GSR Capital has finally closed on its investment in tZERO, Overstock.com’s security token trading platform, after months of delays and revisions to the deal.
Instead of buying $30 million of tZERO tokens, as previously agreed, the Hong Kong private equity fund invested just $5 million in tZERO equity, in the traditional form. The finalized transaction valued tZERO’s at $1 billion, less than the $1.5 billion in the initial agreement.
Patrick Byrne, Overstock’s CEO, announced the news Thursday morning during the company’s Q1 earnings call, adding:
“We’re letting them [GSR] out of all previous contracts.”
Makara Capital, a Singapore fund brought into the deal by GSR, is still conducting its due diligence of tZERO, and may yet invest the money it pledged earlier, Overstock said. “We are still working with Makara and feel optimistic (but not certain) that something can be consummated with them (and GSR may join in again at that point),” the company’s Q1 earnings report said.
Despite the sharp reduction in proceeds, tZERO CEO Saum Noursalehi told CoinDesk that the $5 million investment was “a decent offer.” The investment consists of $1 million in U.S. dollars, $1 million worth of Chinese Renminbi, and $3 million worth of “certain securities,” according to Overstock.
The original deal with GSR, announced last summer, was expected to bring $404 million to tZERO, but was postponed several times and downsized to $100 million in March, and then to $30 million in April.
In March, when the deal was postponed for the second time, GSR brought in Makara. The two firms were supposed to co-lead the $100 million investment in tZERO.
As tZERO has not obtained as much external investment as it hoped for, it will for the time being rely on cash from the parent company: earlier plans to sell the Overstock.com online retail business were postponed, too.
“The retail business have quite a bit of capital, they are starting to be cash flow-positive,” Noursalehi told CoinDesk.
To raise additional capital, Overstock sold some of its stock recently, he said — not that it all will go to tZERO, but if it needs money those funds can get “pushed down” to it from the parent company, according to Noursalehi.
This funding served as a “kind of hedge” against the uncertainty in the GSR-Macara deal, he said.
On the bright side, tZERO seems to have found a new big client to issue security tokens on its platform.
According to Noursalehi, Dubai-based real estate giant Emaar has signed a letter of intent to issue tokens on tZERO. Emaar owns luxury residential and commercial high-rises, including the world’s tallest building, the Burj Khalifa in Dubai.
Emaar announced plans to do an initial coin offering (ICO) in March in a partnership with the Swiss startup Lykke AG. Neither Emaar’s media representative nor Lykke responded CoinDesk’s requests by press time.
At first, Emaar will do “some initial small, proof-of-concept issuance to prove it out,” Noursalehi said, although the company is looking into launching a token issuance project as big as $2 billion in the next couple of years. No timeline or other details of the future deal are set now, tZERO’s CEO said, but “we want to get a definitive contract in the next week or two.”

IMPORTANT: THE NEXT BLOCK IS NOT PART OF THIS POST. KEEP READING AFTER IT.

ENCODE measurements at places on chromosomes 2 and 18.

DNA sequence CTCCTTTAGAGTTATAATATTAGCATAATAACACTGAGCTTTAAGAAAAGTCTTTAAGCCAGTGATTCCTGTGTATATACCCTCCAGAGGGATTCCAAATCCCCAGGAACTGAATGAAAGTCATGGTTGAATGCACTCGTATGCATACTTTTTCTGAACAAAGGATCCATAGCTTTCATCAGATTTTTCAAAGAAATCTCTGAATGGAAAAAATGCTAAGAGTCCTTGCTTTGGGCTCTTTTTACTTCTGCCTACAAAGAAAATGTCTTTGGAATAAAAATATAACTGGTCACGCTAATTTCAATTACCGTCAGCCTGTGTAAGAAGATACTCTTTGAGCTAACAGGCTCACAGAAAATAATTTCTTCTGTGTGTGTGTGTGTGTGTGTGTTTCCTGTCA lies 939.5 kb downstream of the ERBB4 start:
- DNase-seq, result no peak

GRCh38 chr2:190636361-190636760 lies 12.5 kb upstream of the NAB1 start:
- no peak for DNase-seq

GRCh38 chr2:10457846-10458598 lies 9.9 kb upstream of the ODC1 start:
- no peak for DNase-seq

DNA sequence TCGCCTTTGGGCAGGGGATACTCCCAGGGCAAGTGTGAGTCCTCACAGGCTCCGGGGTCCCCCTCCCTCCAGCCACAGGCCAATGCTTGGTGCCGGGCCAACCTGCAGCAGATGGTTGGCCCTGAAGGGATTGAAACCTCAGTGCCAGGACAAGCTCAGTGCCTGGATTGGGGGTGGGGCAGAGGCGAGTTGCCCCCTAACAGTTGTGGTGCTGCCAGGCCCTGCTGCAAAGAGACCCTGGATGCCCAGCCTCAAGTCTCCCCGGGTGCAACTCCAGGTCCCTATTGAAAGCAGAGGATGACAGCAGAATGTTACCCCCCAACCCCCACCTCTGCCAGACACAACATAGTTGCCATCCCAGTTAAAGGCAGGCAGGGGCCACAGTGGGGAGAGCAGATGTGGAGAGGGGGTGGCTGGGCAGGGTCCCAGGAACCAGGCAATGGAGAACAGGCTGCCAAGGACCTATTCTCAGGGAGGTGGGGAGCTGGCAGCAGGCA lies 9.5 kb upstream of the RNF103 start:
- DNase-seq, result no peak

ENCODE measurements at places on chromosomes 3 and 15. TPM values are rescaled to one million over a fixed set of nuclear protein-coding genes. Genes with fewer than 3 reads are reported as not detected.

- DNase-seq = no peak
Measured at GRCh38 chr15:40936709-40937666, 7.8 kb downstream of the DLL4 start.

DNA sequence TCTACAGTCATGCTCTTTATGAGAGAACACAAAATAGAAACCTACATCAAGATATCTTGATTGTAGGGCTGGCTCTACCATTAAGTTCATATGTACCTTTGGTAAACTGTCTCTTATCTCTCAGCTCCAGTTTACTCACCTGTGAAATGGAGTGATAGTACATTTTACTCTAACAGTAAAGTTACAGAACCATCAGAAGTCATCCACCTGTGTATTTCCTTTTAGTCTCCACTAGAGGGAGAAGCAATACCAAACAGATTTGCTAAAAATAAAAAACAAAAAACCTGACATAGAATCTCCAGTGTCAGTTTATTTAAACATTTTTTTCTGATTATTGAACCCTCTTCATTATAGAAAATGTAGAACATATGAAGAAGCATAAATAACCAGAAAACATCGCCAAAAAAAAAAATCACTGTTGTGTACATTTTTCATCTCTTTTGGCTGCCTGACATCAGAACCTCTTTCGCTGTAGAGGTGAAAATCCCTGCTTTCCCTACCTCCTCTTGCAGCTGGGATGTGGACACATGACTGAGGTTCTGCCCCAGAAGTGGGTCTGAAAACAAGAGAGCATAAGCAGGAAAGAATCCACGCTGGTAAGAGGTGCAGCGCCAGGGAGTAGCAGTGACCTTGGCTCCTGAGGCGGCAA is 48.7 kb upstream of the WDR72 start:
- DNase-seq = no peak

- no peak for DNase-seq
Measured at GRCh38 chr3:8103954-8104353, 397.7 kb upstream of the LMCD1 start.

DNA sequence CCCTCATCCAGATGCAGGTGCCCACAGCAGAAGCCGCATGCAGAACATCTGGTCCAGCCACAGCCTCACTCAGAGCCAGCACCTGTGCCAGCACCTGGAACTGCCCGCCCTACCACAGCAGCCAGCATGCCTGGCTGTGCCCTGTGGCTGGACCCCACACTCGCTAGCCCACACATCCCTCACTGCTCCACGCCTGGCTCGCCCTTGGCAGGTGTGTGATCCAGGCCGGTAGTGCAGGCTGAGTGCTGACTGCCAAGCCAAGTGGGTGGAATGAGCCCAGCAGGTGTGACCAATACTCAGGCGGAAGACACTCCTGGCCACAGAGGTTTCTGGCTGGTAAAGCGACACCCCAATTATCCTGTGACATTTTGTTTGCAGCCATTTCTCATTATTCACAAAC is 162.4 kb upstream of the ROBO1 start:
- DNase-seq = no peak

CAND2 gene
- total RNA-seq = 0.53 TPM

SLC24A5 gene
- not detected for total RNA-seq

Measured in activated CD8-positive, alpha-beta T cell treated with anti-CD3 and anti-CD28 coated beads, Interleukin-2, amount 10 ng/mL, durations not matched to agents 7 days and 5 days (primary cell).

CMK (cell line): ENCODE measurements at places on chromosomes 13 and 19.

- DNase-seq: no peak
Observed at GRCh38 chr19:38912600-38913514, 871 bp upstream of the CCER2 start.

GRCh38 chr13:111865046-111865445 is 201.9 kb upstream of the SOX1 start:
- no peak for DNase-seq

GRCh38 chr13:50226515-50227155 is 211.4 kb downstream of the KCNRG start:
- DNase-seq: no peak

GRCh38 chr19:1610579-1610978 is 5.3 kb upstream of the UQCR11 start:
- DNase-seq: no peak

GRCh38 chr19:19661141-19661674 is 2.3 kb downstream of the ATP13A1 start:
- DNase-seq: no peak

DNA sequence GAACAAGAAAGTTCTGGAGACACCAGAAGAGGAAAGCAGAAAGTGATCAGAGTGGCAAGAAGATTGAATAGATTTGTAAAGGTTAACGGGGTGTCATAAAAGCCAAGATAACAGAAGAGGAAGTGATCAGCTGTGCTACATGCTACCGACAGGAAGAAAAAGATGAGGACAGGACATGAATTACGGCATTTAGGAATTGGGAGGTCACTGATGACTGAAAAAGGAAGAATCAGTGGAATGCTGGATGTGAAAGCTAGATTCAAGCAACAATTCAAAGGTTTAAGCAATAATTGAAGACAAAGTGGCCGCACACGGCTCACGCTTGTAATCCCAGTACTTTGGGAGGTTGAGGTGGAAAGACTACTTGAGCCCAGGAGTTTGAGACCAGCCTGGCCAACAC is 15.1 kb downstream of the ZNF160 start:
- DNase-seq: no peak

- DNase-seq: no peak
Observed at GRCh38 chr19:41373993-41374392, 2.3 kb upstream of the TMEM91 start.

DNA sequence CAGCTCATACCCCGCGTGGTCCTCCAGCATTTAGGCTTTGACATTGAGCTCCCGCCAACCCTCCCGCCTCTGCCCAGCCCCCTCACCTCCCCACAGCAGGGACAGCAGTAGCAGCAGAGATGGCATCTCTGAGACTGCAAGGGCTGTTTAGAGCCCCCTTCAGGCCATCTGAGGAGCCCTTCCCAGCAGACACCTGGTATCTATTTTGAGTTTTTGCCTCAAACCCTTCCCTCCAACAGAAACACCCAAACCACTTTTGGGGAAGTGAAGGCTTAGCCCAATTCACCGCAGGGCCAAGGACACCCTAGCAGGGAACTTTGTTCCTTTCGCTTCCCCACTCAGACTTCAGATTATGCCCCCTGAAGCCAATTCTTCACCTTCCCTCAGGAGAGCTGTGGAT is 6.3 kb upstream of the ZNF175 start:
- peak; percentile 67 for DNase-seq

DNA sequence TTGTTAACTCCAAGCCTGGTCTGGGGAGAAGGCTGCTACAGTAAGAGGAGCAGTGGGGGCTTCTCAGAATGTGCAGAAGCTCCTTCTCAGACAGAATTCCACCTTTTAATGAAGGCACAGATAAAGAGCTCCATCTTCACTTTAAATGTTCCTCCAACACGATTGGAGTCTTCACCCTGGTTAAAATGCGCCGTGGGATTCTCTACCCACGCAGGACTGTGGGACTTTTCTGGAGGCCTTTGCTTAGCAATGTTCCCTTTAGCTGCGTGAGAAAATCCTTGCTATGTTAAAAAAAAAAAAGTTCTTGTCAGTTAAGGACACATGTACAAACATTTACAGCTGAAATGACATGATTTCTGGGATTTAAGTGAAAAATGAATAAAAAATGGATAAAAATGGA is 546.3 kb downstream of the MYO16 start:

Elio Motors, a car manufacturer that Byrne has previously said was working on a token issuance with tZERO, will not be among the first issuers on the platform, Noursalehi said. Elio wants to code a more complicated functionality into their tokens, like allowing token holders to get their ordered cars faster, and working on that will take more time, he explained. By the end of this year, tZERO hopes to get up to 10 tokens traded on its alternative trading system (ATS).
Another partnership was announced during the earnings call: this month, tZERO is planning to complete an integration with another tokenization platform, Securitize. According to Noursalehi, tZERO’s team will conduct due diligence of the tokens issued on Securitize and pick some of them to trade on the ATS.
“Securitize seems to be executing well in the space and providing good quality assets,” Noursalehi said.
Also on Thursday’s earnings call, Overstock gave a demonstration of the previously announced tZERO crypto trading app, scheduled to go live in June. The app will initially list only bitcoin, ether and, possibly, ravencoin. (The ravencoin blockchain was used by Overstock’s venture arm, Medici Ventures, in a pilot earlier.)
As for the other subsidiaries of Medici, Byrne announced that Medici Land Governance, a startup aiming to put land registries on a blockchain, has signed a contract with the government of Zambia, where it’s already been working on a pilot covering 50,000 houses. The new contract adds “250,000 additional homes (and potentially a million or more) in Lusaka over 10 years,” the Q1 report says.
Going full blockchain?
In the meantime, Overstock is moving some of its own shares to tZERO, a plan it recently notified shareholders about.
These shares, known as “Blockchain Voting Series A Preferred Stock,” were issued in 2016 as the initial proof-of-concept for the future token trading platform.
A new ERC-20 token named OSTK.0 already exists on the ethereum blockchain, but no transactions have been recorded yet.
The shares will be live on tZERO in June, the company said on the earnings call.
In the long term, Overstock is planning to issue more tokenized shares. Ultimately the company could go full blockchain, Noursalehi said, concluding:
“Long term down the road, we may ultimately delist from NASDAQ and have all our stock on tZERO. But [before that can happen] it obviously will have to be a much more liquid market than it is today.”
Image of Patrick Byrne by Anna Baydakova for CoinDesk
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